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Attorneys finish arguments on Simon estate issue

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Attorneys for Bren Simon’s stepchildren argued on Thursday that she is so incapable of serving as trustee of her late husband’s estate that she failed to take even the basic step of hiring a financial adviser to manage the fortune.

The charge came during a hearing in which her attorneys made final arguments to fend off a challenge from her stepchildren over whether she is fit to remain as trustee over Melvin Simon’s roughly $2 billion estate.

Bren did not attend the hearing in Hamilton Superior Court.

Melvin, who died in September 2009, co-founded Indianapolis-based Simon Property Group Inc., the nation’s largest shopping mall owner.

Specifically, attorneys for the stepchildren took aim at $500 million worth of Simon stock Bren has been trying to unload since her husband's death. The publicly traded company declined to immediately convert the ownership units into common stock that could be easily liquidated, citing a challenge to the will.

Attorneys for Deborah Simon, who attended the hearing, pointed out the shares have grown in value by tens of millions of dollars since then.

“Ten months after Mel’s death, there’s no financial manager, no diversification [of assets],” said Barry Simon, who is not related to the Simon family.

Deborah’s attempt to get Bren removed as trustee of the estate is part of an effort to challenge her father’s will. A jury trial in the case is tentatively scheduled for September 2011.

Judge William J. Hughes on Thursday took the arguments to remove Bren as trustee under advisement and will rule at a later date.

But before he did, Hughes took to task lawyers on both sides as they wrapped up arguments.

Hughes questioned Barry Simon’s request to assign a corporate fiduciary to the trust to replace Bren when there are few assets presently moving through it.

“Which one, who doesn’t already have a conflict?” Hughes asked.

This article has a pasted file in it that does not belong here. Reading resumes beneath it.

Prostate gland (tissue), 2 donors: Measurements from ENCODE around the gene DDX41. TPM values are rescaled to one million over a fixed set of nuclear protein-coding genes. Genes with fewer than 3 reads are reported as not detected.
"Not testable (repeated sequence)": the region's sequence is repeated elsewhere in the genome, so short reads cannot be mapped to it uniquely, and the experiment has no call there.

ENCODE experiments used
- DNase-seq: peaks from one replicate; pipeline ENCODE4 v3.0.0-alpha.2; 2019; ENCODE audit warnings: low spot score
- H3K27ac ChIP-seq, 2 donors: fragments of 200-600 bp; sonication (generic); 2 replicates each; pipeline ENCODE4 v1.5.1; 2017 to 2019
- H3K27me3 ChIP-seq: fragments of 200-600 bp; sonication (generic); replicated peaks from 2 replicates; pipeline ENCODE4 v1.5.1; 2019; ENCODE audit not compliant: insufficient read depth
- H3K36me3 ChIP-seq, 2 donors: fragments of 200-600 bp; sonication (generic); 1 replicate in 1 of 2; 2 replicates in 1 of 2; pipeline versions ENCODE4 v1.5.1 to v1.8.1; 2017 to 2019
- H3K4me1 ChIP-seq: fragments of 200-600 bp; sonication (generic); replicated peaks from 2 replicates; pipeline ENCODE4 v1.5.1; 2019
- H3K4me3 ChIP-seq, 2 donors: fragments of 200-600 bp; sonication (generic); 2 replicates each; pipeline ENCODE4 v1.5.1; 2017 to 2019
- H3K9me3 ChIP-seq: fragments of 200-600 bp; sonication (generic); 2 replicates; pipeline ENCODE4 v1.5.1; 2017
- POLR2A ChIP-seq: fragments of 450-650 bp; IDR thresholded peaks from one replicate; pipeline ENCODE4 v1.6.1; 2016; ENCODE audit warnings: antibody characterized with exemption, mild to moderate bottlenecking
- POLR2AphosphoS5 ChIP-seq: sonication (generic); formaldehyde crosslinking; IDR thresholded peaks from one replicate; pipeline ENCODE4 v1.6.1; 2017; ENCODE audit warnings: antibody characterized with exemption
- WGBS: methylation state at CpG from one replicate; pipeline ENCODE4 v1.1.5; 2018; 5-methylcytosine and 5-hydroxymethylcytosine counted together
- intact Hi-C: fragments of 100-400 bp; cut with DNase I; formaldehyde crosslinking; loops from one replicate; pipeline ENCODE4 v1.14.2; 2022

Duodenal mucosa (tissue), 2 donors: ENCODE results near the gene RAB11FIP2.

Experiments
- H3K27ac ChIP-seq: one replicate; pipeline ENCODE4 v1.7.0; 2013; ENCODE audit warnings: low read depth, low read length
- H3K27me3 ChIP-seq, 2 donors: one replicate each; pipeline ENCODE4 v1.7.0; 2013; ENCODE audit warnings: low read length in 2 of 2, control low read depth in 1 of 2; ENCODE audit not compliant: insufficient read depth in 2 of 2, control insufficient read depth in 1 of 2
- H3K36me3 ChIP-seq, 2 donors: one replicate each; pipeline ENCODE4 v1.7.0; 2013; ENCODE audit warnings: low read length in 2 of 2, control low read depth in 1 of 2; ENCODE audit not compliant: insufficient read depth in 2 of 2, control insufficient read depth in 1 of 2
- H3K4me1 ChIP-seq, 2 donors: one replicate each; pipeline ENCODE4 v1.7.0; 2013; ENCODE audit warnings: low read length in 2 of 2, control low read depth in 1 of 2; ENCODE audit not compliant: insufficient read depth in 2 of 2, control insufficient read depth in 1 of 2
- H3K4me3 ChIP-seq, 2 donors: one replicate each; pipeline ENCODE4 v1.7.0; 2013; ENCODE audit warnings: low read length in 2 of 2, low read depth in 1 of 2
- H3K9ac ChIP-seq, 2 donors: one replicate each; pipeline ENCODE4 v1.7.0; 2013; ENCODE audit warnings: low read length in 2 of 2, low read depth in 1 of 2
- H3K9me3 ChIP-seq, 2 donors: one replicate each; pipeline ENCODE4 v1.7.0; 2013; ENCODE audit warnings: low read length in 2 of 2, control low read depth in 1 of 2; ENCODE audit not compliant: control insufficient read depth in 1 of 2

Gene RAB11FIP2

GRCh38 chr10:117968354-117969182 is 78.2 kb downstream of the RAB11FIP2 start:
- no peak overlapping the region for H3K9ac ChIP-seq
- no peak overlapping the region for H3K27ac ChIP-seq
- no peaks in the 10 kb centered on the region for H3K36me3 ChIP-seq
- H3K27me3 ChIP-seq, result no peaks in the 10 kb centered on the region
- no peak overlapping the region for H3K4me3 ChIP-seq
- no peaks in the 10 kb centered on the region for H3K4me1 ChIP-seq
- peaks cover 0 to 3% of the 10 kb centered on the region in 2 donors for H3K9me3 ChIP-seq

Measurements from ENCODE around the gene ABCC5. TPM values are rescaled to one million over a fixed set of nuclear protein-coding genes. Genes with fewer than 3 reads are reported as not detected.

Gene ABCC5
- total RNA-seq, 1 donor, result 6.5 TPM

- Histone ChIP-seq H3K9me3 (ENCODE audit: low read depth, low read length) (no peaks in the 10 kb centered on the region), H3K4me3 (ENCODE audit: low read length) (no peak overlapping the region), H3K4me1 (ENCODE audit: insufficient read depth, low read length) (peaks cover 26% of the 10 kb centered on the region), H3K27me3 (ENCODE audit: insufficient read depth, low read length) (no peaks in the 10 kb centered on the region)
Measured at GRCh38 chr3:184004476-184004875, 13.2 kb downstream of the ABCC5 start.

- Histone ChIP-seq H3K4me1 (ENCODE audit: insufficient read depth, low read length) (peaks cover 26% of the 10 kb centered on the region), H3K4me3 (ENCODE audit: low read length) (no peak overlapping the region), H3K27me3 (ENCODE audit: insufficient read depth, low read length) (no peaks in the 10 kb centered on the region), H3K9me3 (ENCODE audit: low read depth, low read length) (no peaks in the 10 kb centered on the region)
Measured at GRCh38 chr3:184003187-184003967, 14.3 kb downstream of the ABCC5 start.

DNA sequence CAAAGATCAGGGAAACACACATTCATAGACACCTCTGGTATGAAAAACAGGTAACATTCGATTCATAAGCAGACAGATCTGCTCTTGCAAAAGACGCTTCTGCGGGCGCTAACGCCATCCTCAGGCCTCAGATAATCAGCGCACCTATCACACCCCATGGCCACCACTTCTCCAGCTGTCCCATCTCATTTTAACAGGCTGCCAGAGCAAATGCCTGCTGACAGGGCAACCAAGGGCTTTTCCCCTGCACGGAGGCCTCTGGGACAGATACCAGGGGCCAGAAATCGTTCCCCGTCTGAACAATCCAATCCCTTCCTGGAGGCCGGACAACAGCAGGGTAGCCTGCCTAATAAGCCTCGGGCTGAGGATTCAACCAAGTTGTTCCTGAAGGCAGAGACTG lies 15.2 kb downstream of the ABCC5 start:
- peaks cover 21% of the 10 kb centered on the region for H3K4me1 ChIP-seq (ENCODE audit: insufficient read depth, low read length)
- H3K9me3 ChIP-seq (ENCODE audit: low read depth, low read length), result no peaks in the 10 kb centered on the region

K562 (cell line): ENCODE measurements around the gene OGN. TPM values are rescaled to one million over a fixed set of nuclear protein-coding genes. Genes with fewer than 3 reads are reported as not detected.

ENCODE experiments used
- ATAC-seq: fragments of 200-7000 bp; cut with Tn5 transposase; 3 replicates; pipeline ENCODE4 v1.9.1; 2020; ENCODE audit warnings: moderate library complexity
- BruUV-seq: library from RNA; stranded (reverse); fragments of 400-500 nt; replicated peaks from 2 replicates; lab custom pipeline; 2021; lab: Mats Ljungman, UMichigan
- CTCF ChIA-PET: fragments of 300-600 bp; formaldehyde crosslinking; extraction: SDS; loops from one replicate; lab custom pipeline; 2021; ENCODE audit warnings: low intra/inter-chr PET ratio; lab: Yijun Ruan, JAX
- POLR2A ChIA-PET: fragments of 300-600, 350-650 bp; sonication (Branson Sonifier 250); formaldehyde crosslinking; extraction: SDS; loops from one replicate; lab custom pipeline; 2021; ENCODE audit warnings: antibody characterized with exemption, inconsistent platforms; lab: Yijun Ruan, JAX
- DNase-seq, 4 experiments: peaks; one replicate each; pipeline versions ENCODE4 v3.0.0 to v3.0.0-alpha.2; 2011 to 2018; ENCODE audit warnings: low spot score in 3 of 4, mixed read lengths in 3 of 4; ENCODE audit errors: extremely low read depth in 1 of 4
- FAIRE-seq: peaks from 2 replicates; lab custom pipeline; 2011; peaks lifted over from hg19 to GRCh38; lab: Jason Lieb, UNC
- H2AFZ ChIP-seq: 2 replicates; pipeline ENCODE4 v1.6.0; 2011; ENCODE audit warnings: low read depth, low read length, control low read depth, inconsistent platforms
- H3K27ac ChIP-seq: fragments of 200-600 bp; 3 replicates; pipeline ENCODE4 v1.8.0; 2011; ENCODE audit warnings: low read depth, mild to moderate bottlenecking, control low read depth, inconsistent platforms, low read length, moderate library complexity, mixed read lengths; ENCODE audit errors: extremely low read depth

His most pointed exchange during the afternoon, however, came with one of Bren's attorney, Michael Ciresi.

Ciresi argued Bren has no reason to hire a financial adviser to oversee $500 million in Simon shares she wants to sell, until she needs to reinvest the money.

“So what do you do [with the money]?” Hughes asked. “Put it in a bank?”

Ciresi maintained that his client is unsure what she will do, but putting the money temporarily in U.S. Treasuries is a possibility.

“It would be darn hard to find an adviser in this country who would say to immediately invest $500 million,” Ciresi argued. “Getting a handle on all the assets has been a horrendously difficult job.”

The judge also grilled Ciresi about a $14 million advance Bren took from the trust to pay her private counsel.

Hughes said state law requires a trustee to get approval from a court and trust beneficiaries before a loan can be given, and “I don’t think there’s evidence of the two.”

Ciresi said he thought Indiana law gave Bren the right to take the advance.

“It’s not whether it can be done,” Hughes said, “it’s how it was done.”

Ciresi portrayed the mistake as “inadvertent.”

“If you want to direct the consequences at anyone, direct them at me,” he told the judge.

Deborah contends her father was suffering from dementia near the end of his life and didn’t understand what he was doing when he revised his estate plan, boosting the share of his fortune going directly to Bren from one-third to one-half.

The changes also wiped out a portion that was to go to Deborah and siblings Cynthia Simon-Skjodt and Simon Chairman and CEO David Simon from Mel’s earlier marriage, and left charitable gifts stipulated in prior versions to Bren’s discretion. Bren, who married Mel in 1972, contends the changes fully reflected his wishes.

In a court hearing earlier this month, Deborah’s legal team played portions of videotaped testimony from Bren, taken in March, in which she describes Deborah and her siblings as spoiled, vicious and hurtful.

In e-mails entered into the court record, Bren calls Deborah “bin Laden” and describes the actions of David as “terrorism.”
 

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